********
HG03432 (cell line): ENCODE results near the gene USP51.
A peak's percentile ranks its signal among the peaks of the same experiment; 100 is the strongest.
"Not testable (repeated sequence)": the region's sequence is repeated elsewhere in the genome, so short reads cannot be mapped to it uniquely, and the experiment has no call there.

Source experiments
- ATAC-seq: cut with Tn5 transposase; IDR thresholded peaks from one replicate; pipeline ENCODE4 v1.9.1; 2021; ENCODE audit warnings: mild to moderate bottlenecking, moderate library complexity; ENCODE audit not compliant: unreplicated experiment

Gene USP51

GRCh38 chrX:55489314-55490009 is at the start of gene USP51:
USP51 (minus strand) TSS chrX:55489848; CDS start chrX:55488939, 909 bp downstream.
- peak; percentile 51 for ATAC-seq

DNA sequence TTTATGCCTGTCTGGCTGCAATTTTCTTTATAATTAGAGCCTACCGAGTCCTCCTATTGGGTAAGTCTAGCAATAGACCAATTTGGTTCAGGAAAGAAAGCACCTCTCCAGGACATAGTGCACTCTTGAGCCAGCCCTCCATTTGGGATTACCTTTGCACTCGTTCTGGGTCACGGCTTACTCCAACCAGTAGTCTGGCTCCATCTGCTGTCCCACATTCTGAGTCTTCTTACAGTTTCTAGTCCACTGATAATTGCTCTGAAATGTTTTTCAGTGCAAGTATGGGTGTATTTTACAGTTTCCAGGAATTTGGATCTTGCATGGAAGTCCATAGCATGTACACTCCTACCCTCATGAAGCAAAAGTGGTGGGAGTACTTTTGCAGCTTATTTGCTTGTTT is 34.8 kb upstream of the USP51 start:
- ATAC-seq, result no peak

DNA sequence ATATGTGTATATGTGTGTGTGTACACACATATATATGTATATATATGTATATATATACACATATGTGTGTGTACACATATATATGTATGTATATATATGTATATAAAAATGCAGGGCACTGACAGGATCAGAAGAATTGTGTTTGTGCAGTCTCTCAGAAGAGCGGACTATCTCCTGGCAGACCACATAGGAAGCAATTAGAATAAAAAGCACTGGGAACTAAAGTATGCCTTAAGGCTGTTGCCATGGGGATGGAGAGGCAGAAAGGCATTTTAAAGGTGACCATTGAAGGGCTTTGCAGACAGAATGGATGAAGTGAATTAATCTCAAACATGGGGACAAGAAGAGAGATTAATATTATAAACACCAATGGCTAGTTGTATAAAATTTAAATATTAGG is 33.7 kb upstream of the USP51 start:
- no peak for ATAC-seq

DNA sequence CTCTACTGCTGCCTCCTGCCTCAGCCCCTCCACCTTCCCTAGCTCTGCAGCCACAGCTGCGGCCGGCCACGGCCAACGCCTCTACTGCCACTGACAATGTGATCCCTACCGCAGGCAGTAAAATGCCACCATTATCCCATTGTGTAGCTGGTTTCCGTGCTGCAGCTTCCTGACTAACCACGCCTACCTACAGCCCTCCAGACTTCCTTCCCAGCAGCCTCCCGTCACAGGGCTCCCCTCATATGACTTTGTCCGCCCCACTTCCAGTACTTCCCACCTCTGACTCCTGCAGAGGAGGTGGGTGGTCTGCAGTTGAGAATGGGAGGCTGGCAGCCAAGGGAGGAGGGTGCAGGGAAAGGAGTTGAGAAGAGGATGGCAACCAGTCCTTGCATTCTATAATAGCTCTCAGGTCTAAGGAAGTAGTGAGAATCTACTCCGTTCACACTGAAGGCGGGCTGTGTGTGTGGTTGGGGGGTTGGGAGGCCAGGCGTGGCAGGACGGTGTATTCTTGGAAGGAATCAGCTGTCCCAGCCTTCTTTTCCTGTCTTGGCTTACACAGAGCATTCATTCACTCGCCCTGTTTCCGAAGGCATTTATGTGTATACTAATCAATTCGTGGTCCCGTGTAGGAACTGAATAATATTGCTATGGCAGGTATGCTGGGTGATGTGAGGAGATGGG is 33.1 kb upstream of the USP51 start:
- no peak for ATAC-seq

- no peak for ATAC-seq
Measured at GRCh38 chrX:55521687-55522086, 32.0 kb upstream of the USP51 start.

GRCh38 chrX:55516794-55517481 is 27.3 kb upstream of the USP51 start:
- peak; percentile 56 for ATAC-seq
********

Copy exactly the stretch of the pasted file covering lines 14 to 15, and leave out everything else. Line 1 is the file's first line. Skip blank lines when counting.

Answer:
DNA sequence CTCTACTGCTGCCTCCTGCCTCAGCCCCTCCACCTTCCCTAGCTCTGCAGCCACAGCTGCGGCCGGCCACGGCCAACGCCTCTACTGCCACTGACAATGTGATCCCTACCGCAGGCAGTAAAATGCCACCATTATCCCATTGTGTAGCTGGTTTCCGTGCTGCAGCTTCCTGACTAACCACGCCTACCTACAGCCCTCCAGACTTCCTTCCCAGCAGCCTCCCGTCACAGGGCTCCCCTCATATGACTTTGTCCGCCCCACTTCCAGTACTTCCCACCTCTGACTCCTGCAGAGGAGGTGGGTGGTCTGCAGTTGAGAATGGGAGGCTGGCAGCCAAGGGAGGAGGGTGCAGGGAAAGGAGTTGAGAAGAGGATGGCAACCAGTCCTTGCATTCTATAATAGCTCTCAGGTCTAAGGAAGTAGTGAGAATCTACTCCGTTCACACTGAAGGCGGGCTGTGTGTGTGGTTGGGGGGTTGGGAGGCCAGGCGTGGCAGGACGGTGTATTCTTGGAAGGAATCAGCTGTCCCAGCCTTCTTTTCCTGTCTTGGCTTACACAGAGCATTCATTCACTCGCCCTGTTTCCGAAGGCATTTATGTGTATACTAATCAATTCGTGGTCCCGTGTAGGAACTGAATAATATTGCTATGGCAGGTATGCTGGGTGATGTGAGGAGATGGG is 33.1 kb upstream of the USP51 start:
- no peak for ATAC-seq